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NMPA Publishers File $150M Lawsuit Against Peloton Over Unlicensed Music by Drake, Ariana Grande & More

Ten members of the National Music Publishers' Association (NMPA) filed a $150 million lawsuit against exercise startup Peloton on Tuesday, accusing the company of copyright infringement on more than…

National Music Publishers’ Association (NMPA) members Downtown Music Publishing, Pulse Music Publishing, ole, peermusic, Ultra Music, Big Deal Music, Reservoir, Round Hill, TRO Essex Music Group and The Royalty Network filed a lawsuit against exercise startup Peloton on Tuesday (March 19), accusing the company of copyright infringement on more than 1,000 musical works. The plaintiffs are seeking more than $150 million in damages. 

The issue lies in the fitness tech company’s licenses with publishers. While it has licensing deals with some record labels and music publishers, there are many other publishers that have not made agreements — leaving songwriters with lost income. 

According to NMPA president and CEO David Israelite, since Peloton began sharing the playlists of music it includes in its exercise videos in 2017, the company has shown a clear track record of playing songs to which it does not have licenses covering the full publishing rights, or even in some cases any of the publishing rights. And while the lawsuit currently lists 10 “fairly substantive independent music publishers” as plaintiffs, Israelite says that number could grow. 


“There is this inexplicable situation where Peloton seems to have licensed properly some music, but not all music,” he tells Billboard. “I’m sure there are other publishers whose songs are being used that are not currently included in our complaint, but we always have the ability to amend that complaint in the future…. This could be the tip of the iceberg.”

Music allegedly used by Peloton without permission include songs by artists Rihanna, Bruno Mars, Lady Gaga, Katy Perry, Justin Timberlake, Shawn Mendes, Ed Sheeran, Wiz Khalifa, Thomas Rhett, Ariana Grande, Justin Bieber, Florida Georgia Line, Drake, Gwen Stefani and others. More songs could be added to the suit as well, dating back before 2017, when the playlists weren’t publicized.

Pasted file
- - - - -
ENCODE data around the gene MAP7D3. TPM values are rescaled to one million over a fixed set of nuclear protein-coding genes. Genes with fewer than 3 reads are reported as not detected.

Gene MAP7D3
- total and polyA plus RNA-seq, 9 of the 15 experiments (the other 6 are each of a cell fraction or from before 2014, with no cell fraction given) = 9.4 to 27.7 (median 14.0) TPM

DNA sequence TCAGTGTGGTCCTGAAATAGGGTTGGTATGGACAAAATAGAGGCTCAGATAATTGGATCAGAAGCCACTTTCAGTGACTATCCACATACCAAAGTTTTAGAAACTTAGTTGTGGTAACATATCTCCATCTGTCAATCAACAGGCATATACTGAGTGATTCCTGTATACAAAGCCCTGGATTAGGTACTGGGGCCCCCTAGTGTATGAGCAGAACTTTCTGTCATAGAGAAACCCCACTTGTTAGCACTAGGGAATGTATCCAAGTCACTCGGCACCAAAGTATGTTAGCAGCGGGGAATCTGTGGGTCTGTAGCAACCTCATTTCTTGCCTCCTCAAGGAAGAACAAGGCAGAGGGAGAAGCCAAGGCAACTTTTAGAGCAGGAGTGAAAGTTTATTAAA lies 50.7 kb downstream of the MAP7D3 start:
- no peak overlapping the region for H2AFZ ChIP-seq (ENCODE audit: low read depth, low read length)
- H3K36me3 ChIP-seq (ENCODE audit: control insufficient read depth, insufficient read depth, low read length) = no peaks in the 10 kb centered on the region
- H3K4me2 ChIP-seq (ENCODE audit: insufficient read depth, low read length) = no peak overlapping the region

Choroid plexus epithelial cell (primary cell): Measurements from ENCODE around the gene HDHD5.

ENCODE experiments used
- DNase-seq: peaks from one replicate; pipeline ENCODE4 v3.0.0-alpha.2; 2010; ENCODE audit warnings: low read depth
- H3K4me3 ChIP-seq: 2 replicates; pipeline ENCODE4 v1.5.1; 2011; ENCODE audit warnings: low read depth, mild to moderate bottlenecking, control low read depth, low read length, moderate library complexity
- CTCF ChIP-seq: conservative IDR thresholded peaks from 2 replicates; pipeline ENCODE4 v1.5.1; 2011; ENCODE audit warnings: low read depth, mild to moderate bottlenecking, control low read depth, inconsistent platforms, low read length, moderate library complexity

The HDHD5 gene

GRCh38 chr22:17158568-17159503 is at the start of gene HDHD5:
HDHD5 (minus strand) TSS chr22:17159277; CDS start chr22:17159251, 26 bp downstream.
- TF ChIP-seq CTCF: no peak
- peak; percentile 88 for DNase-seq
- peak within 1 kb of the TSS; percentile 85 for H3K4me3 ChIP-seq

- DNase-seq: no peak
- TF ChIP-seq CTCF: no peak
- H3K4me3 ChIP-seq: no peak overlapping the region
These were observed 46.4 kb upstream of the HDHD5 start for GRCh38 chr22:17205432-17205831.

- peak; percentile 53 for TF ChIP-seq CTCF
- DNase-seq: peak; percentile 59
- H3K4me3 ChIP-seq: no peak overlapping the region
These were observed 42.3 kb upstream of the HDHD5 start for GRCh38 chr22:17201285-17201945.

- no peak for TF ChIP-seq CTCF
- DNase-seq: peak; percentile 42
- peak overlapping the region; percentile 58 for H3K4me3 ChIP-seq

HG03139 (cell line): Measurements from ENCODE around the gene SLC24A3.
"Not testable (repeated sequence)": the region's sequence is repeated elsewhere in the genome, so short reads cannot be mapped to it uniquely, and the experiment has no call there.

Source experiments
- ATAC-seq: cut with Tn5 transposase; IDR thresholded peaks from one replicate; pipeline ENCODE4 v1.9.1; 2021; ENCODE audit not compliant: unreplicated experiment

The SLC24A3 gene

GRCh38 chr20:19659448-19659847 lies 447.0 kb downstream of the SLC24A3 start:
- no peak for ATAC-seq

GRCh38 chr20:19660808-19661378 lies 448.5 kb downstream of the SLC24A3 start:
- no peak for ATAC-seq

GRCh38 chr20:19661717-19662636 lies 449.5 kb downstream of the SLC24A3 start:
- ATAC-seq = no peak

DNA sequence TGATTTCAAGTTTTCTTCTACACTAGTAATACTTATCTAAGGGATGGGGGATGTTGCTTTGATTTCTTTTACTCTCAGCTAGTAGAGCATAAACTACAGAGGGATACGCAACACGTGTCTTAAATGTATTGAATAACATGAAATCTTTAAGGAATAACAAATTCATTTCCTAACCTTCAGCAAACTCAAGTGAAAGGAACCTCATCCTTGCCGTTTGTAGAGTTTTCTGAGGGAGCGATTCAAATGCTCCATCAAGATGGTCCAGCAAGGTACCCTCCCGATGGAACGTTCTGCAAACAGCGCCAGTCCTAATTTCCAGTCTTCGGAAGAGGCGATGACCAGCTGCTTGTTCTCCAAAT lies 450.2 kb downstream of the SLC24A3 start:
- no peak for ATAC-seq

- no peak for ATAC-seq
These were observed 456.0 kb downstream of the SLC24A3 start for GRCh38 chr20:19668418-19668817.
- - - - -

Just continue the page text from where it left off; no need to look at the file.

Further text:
“It’s not just a case of where they only cleared a fraction of a song; there are many instances where they didn’t clear any of the song,” says Israelite. This is not just a case of fractional licensing, this is a case of wholesale failure to secure licenses in some instances.”

Peloton launched its at-home streaming capabilities in 2014, offering a subscription service with more than 13,000 workouts — most of which use music to engage users. The company was recently valued at $4 billion.

“We prefer to avoid litigation,” Peter Rosenthal, Downtown’s general counsel, said in a statement to Billboard. “But where we see the willful and ongoing infringement of so many works over a period of years, we will act to vigilantly enforce our songwriters’ valuable copyrights.”


Now Israelite says this alleged infringement makes him question how Peloton values music, despite it being an intricate part of its business model. Still, he says, as similar licensing deals are becoming more prevalent in music, he sees this as the “exception” and not the “norm.”

“Peloton has complete control over the music that it uses and it should have licensed all music prior to using it in their programming. We’ve seen other companies take the approach of making sure they’ve secured proper licenses before going to market,” he says. “It feels like disregard, I can’t believe that it would be ignorance since they secured some licenses. This is the equivalent of making the movie Bohemian Rhapsody and not bothering to clear the rights to use the Queen music.”

Israelite continued, “NMPA has a long history of protecting the rights of our members and their songwriters when businesses exploit their music without proper permissions. We’ve filed many suits in our history, we’ve never lost one. And that’s one of the reasons why we exist is to protect these rights. So I’m hopeful that this becomes an area that NMPA doesn’t have to spend time and resources in, because I would like to get to a place where businesses respect the songwriters that are providing an important part of their business models. But when we come across an example is egregious as this one, we’re compelled to act.”

A Peloton spokesperson shared a statement responding to the lawsuit, saying, “We just received the complaint this morning, and we are evaluating it. Peloton has great respect for songwriters and artists. In fact, we have partnered with each of the major music publishers, record labels and performing rights organizations, and many leading independents. We have also invested heavily to build a best-in-breed reporting and licensing system to support our partners and provide our members with a world-class fitness experience.”

UPDATE: This story was updated at 3 p.m. EST to include a statement from Peloton.